The traps set by over-high expectations have been part of the history of the Faith: at one time it was supposed to be the Most Great Peace by 1917, at another time the unity of nations by the year 2000, or imminent entry by troops, a Bahai Bolivia, and so on. I’ve been part of it too, and when I was on an LSA I really wanted to have plans and materials in place for the event that relatively modest numbers – say 50 people at once – came to investigate/join. Scale that up, and you have a vast array of buildings on Mt Carmel, ready to welcome world leaders and the media. It’s human nature, and especially when one bears some administrative responsibility: you don’t want to be caught unprepared, you don’t want people later to say “if only they had …” But keeping the community in a state of preparedness for eventualities has its own costs: the Bahais are that much less engaged in being Bahai and living the life in the here and now, and we repeatedly have to deal with inflated expectations getting deflated. If I have a wish for the UHJ members, it’s that they should feel it doesn’t all rest on their shoulders.

  14. Sen said

    You have found two things from Shoghi Effendi that are not quite the same. On the one hand Shoghi Effendi understands Baha’u’llah’s Will as giving Muhammad-Ali “the second-highest position within the ranks of the faithful.” On the other hand, Shoghi Effendi reports that when Abdu’l-Baha assured Muhammad-Ali that honour would, in the course of time, be his, Muhammad-Ali understood this as meaning “when I [Abdu'l-Baha] am dead.” Shoghi Effendi doesn’t endorse that interpretation by Muhammad-Ali; I understand that he is rather shocked by it.

    Baha’u’llah had made allowance for another institution of the Faith, the collectivity of the Aghsan, in which Muhammad-Ali would presumably have been the senior figure. Like the election of the Universal House of Justice, it was not implemented at the time, but it could have been implemented if Abdu’l-Baha judged the conditions right, or the needs of the Faith made it unavoidable. (For example, he at one time arranged for the election of the UHJ in the event of his early death). The fact that it has still not been implemented is due largely to the choices made by Muhammad Ali.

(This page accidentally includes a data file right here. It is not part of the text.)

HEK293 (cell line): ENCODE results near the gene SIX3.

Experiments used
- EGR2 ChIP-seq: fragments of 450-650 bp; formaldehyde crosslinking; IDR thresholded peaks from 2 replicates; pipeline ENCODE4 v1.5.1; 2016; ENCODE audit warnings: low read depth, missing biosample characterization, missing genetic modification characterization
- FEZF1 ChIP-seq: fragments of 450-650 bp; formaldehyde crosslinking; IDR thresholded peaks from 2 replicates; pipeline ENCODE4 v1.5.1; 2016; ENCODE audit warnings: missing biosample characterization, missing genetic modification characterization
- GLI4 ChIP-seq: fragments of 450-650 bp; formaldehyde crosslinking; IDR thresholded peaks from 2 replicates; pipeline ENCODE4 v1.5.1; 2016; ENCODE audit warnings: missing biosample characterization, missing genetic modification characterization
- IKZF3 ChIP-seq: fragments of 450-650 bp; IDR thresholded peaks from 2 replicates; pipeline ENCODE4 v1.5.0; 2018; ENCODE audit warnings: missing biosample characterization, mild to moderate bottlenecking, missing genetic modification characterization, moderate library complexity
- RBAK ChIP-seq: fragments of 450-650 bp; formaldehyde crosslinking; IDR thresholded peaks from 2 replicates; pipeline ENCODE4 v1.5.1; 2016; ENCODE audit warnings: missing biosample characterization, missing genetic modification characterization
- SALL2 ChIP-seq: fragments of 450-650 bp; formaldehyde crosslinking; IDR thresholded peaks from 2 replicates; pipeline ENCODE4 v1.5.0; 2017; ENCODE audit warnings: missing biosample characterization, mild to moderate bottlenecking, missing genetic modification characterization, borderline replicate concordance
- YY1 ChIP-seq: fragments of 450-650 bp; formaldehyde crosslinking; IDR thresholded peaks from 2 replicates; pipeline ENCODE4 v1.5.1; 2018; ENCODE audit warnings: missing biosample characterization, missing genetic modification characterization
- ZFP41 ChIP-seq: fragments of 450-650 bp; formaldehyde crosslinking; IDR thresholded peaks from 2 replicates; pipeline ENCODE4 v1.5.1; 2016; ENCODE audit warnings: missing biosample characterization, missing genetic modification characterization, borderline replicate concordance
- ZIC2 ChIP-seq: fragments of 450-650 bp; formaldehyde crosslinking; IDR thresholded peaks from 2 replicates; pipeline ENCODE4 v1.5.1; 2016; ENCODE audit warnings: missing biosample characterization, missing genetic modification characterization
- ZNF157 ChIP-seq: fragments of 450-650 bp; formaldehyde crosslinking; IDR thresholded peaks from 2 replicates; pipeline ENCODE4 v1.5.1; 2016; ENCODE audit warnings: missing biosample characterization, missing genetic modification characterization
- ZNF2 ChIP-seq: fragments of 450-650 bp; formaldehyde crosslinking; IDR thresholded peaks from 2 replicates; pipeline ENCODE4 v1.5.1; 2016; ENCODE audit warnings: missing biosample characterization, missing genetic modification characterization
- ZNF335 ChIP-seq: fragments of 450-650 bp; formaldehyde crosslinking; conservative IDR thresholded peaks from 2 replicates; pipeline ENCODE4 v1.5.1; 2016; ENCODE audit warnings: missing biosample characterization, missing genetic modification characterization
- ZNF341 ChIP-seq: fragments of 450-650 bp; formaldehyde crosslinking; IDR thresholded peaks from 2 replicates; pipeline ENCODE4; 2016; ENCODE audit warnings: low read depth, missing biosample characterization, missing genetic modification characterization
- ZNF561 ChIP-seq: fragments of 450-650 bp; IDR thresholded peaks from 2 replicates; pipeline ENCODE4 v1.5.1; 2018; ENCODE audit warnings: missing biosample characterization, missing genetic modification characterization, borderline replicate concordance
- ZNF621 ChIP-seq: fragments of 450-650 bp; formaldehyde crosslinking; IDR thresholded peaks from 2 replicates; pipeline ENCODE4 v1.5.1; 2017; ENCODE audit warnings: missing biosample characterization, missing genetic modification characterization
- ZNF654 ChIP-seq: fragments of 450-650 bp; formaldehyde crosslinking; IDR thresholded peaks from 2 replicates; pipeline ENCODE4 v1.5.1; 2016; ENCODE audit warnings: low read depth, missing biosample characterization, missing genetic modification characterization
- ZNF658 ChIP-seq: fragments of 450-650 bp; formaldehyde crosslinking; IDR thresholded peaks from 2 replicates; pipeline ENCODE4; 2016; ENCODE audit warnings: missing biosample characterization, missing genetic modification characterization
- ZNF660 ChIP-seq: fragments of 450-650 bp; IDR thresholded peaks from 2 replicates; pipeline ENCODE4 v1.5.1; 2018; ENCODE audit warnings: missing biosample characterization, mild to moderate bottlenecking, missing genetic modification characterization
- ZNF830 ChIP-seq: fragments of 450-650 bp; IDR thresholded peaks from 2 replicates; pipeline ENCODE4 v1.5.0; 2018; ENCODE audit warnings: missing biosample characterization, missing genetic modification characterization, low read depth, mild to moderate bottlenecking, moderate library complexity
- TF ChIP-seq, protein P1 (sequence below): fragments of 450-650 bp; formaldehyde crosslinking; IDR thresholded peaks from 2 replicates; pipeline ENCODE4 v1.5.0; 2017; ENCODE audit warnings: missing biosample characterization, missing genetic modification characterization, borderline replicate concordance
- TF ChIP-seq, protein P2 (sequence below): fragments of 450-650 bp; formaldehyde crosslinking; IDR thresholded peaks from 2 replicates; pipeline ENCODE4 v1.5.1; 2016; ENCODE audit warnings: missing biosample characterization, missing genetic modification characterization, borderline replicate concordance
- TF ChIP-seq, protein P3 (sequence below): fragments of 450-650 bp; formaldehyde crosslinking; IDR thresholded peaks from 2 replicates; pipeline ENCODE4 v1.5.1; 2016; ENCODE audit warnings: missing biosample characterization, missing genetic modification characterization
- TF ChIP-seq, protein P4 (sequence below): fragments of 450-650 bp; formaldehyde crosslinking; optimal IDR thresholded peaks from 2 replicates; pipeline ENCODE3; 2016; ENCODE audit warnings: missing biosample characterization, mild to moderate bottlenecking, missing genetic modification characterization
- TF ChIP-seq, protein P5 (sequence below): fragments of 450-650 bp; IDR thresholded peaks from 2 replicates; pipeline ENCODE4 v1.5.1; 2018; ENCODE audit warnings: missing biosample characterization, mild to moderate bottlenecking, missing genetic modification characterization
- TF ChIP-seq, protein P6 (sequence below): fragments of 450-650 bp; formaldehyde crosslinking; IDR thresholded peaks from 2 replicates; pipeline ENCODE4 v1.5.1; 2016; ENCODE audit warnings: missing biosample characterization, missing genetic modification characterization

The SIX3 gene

To understand why Shoghi Effendi understands the “after” in Baha’u’llah’s Will in terms of “second-highest position” rather than ‘second to succeed,’ it might help to look at the Shiah background, in which each Imam had the right to appoint his successor, and had to do so explicitly – the position did not in theory pass automatically by rules of succession. So in that context, if Baha’u’llah had wanted to say that the head of the community should first be Abdu’l-Baha and then Muhammad Ali, he would have had to say it very clearly for his Shiah-conditioned readers to grasp the idea that the right to appoint his successor was being taken from Abdu’l-Baha.

    Moreover, the word translated as “we have chosen” (اصطفينا) does not unambiguously means ‘choose a person for a position’ (Shoghi Effendi did not translate this section). The term is Quranic: in Q35:32 “We have given the book of inheritance to such of our servants as we have chosen” seems to refer to their various-sized portions (and some getting no portion). But in Quran 2:130 it is the word used where Abraham is “chosen in the world,” while 28:59 has “Peace be upon the servants whom God has chosen” – which presumably means the prophets. In 37:153 and 39:4 it means ‘decide to beget.’ All in all I think ‘select to receive’ is the connotation, rather than ‘appoint to a position.’

    For comparison, when Abdu’l-Baha says that the Guardian must choose his successor, in the Will and Testament, he refers to
    من هو بعده را تعيين نمايد . The relevant word, ta`aiyun, means appointment to a position; a person’s ta`aiyunaat is the command he has in a military order, the post he occupies in government service. Later in the Will and Testament, it’s the word used when the Guardian is told that, if he cannot attend the UHJ meetings, “he must appoint one to represent him.”

    Where Abdu’l-Baha’s Will and Testament says that Guardian may “choose another branch to succeed him,” the word is intekhaab (انتخاب نمايد ) which is also the word for ‘elect’ as in, the NSA members together elect the UHJ, or the Hands of the Cause must elect 9 of their number…

    In short – if Baha’u’llah had wished to nominate Muhammad Ali as successor to Abdu’l-Baha, there were plenty of words available to do so, and we know from the way he appointed Abdu’l-Baha that he did not leave such things to mere implications. What he does say explicitly about the Aghsan is “It is enjoined upon everyone to manifest love towards the Aghsan, but God hath not granted them any right to the property of others” and “It is incumbent upon the Aghsan, the Afnan and My Kindred to turn, one and all, their faces towards the Most Mighty Branch [Abdu'l-Baha].

  15. Reza said

    Sen, thank you for your explanations.

    The idea that Baha’u’llah appointed Muhammad Ali to succeed Him after Abdul-Baha was something that was taught to me by my Baha’i teacher in 1993 when we studied the Kitab-i-Ahd and the Will and Testament of Abdul-Baha, soon after I had become a Baha’i. But it seems that this idea is a misunderstanding.